We also crashed and burned later that night in the Parish Oven Quiz with the lowest score we had ever achieved - Just another sign that my turn for a lucky streak is no where in sight.

Friday 14th September - Chemo Session 10
With an appointment time of 09.00 it's an early start to miss the Sheffield rush hour traffic. I'm on time and get my dressing changed and blood sample taken but again there are problems with my PICC line. It would flush but not draw blood back. Anyway I have an hour to kill, so go for a walk into Weston Park (The Park that is and not the Hospital) The time passes slowly but when I get back I'm soon in and getting hooked up - so my blood count must be OK. The inability to draw blood back means that I have to have a 'Fluid Challenge' where by 100 mls or so of saline needs to pass through the drip machine to prove the line is clear. Helen comes by and asks the nurse what the platelet count is.  100 came the reply.
"Dale - You like Flying by the Seat of you're Pants don't you?"
Once hooked up to the Calcium Folinate and Oxaliplatin I catch up with a young lady who I have met before and who also has Bowel Cancer but which has metastased to her liver. We has a good chat comparing notes and experiences which helped the time pass more quickly.
A quick infusion of 5FU via the drip followed by my canister connection and I'm out by 3.15 pm
Back at home I'm mentally shattered and as the evening moves on and the steroids kick in I'm becoming increasingly alert.
I feel a long night is in store


Monday, 10 September 2012

Bobs becoming a real pain in the arse

Monday 10th September
Since returning from the Lakes  Bob has been a real pain. His enlargement may be due to a prolapse but we will have to wait and see if he reduces in size over the next week or so. Other than that the peristomal skin has been really sore probably due to all the leaks whilst I was away so I've tried different barrier creams, wipes and sprays to ease the stinging as well as re-sizing my pouch openings to reduce skin exposure.
My Infected finger
To add to the Bob woes I knocked my little finger last week, just breaking the skin and it became infected so I'm now on antibiotics for a week. If it wasn't for my chemo I'm sure that my own immune system would have coped easily.
I suppose that all this would lead you to think that I'm resting up but I feel pretty good at the moment so I have returned back to work for the next few days which will give Sue a break from keeping an eye on me.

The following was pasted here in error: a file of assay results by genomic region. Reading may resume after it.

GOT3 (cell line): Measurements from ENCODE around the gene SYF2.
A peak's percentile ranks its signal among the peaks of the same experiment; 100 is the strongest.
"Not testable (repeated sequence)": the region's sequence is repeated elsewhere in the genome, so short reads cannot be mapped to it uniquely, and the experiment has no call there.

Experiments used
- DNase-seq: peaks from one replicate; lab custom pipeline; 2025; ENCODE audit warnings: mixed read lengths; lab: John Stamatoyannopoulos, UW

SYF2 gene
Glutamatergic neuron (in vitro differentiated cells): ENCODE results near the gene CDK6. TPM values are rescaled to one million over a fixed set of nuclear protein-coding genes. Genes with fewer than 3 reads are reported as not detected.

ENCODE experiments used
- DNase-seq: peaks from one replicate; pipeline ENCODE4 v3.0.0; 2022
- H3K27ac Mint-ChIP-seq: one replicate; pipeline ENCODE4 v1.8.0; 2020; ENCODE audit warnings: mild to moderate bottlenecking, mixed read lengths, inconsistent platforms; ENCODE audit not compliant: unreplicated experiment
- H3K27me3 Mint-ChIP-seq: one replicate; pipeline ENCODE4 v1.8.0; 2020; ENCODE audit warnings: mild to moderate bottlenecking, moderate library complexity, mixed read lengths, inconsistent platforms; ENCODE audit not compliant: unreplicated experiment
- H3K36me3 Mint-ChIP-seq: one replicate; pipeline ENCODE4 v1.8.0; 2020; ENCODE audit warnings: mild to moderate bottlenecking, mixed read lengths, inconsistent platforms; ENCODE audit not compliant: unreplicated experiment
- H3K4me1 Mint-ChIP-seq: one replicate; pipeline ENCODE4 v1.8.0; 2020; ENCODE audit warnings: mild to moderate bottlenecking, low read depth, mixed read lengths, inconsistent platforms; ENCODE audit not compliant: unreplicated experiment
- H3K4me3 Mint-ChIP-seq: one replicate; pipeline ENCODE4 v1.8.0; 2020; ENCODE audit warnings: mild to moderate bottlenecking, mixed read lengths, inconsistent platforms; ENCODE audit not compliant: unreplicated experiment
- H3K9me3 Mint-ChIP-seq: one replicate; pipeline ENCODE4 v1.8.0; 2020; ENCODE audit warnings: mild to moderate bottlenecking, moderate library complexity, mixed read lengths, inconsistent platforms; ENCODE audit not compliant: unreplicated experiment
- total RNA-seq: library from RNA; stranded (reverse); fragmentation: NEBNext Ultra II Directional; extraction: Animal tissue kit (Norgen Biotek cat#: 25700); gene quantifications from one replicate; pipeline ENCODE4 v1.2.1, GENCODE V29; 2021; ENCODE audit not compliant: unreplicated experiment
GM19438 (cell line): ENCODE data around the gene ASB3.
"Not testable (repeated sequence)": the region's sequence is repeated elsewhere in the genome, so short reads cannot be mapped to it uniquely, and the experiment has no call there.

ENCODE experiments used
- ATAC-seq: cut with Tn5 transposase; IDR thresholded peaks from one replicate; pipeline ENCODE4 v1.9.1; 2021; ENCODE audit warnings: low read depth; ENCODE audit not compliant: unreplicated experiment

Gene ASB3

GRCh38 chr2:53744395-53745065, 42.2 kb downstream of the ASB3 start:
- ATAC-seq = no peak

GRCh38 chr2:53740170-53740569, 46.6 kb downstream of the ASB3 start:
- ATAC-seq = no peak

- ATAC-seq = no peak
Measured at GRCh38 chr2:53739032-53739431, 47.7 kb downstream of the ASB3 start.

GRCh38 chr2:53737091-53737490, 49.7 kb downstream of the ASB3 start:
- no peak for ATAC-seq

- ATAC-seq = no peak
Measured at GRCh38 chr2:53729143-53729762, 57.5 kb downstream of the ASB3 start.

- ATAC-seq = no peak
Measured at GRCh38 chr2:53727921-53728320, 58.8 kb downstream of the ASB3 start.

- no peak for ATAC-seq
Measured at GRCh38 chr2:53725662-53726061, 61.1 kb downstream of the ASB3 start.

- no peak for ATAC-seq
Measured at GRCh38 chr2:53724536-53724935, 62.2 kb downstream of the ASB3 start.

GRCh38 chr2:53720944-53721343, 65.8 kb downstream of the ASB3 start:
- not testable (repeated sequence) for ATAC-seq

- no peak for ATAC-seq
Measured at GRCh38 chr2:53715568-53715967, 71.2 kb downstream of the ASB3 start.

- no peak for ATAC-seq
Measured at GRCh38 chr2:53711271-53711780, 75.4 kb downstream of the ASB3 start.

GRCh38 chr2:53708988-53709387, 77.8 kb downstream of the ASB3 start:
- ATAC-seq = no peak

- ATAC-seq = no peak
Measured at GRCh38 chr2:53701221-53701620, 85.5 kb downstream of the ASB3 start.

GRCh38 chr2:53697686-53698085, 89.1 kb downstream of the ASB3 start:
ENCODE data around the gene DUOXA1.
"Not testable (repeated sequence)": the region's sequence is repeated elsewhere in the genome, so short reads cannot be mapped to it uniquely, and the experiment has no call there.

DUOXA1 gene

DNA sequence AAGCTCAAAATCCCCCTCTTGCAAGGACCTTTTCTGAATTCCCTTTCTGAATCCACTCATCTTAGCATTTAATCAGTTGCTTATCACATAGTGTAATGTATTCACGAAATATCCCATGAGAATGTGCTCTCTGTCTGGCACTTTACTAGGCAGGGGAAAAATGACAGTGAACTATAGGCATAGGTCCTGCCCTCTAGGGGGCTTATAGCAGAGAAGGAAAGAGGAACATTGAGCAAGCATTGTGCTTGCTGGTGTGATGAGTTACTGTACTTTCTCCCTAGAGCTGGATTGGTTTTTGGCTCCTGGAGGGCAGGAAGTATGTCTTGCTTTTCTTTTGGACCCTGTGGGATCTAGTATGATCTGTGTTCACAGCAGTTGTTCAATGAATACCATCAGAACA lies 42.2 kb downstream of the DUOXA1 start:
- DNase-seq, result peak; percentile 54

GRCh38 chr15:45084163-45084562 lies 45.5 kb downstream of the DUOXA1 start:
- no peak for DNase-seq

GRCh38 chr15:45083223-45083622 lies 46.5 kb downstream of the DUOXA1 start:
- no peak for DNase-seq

Let's hope that my platelet levels are up on Thursday ready for session number 10 on Friday

Wednesday, 5 September 2012

Still Climbing?

Wednesday 5th September


Derwent Water
Well I'm home after a shorter trip than planned to the Lake District. 
2 reasons for the early return, firstly I had all sorts of problems with Bob - My stoma from it swelling and bleeding then running out of ostiomy supplies to manage the problems associated with leakage and secondly after 2 days walking (and one good rock climb) I'm as weak as a kitten.
Was it worth it? - Of course it was!
I'm not expecting an easy ride with this chemo job and I don't know whether I am getting one since I have nothing to gauge it with but the sickness has been with me since last Friday almost dominating my consciousness and whilst out on the hills my finger ends have been numb. Sleep again seems to elude me and I'm totally knackered
I'm not sure why Bob my stoma has swollen but he is about 9 months old now but unlike a child I didn't expect him to get bigger and more troublesome. Maybe it is attributed to the effort of flogging up the hills for the last 2 days or the rock route but the bleeding is almost certainly due to low platelet levels. In my outdoorsy life Bob gets in the way of everything including my trousers, rucksack belt and my climbing harness and since there are no nerves hence no feeling it is easy to traumatise him. so it is unsurprising that tying to a rope and clipping climbing gear to my harness might have damaged him. Anyway now I am at home I resting up after another good talking too from Sue. I'm not the best of patients.


Peter and Pam on their route
The couple of days in the Lakes was spent with friends John Moore, Peter and Pam Shawcross and a few other members of the Fell and Rock Climbing Club. John was recovering from a broken femur / hip crown and Pam was recovering from a broken ankle so apart from Peter we were all invalids.
It was good to see them all, feeling comfortable and relaxed in their company as friends should, sharing food,wine and laughter throughout the stay.
Monday we managed a arduous walk over rough ground from one crag to another in search of a decent exploratory type rock climb. First of all we looked for a route on Sergeant Crag then decided to venture over to Lining Crag which was over in the next spur of the valley.
Once the crag came in to view both John and I agreed that the right hand edge of the crag looked like it was worth a closer inspection whilst Peter and Pam headed for the left side.


Our Route - foreshortened and steeper than it looks

I don't know what the climb was called but it was delicate, sometimes damp and dangerous with very few placements for protection however I shaped up pretty well leading the whole route.  By the time we got back to the cottage we were either limping or in my case almost staggering along the path.

Yesterday we walked over to Watendlath and along the valley to Ashness Bridge before I had to bail out and catch the bus back. After a shower and clean up I packed to go home but not before we had one of Peter's excellent currys which I enjoyed eating more than I did trying to keep it down on the way home.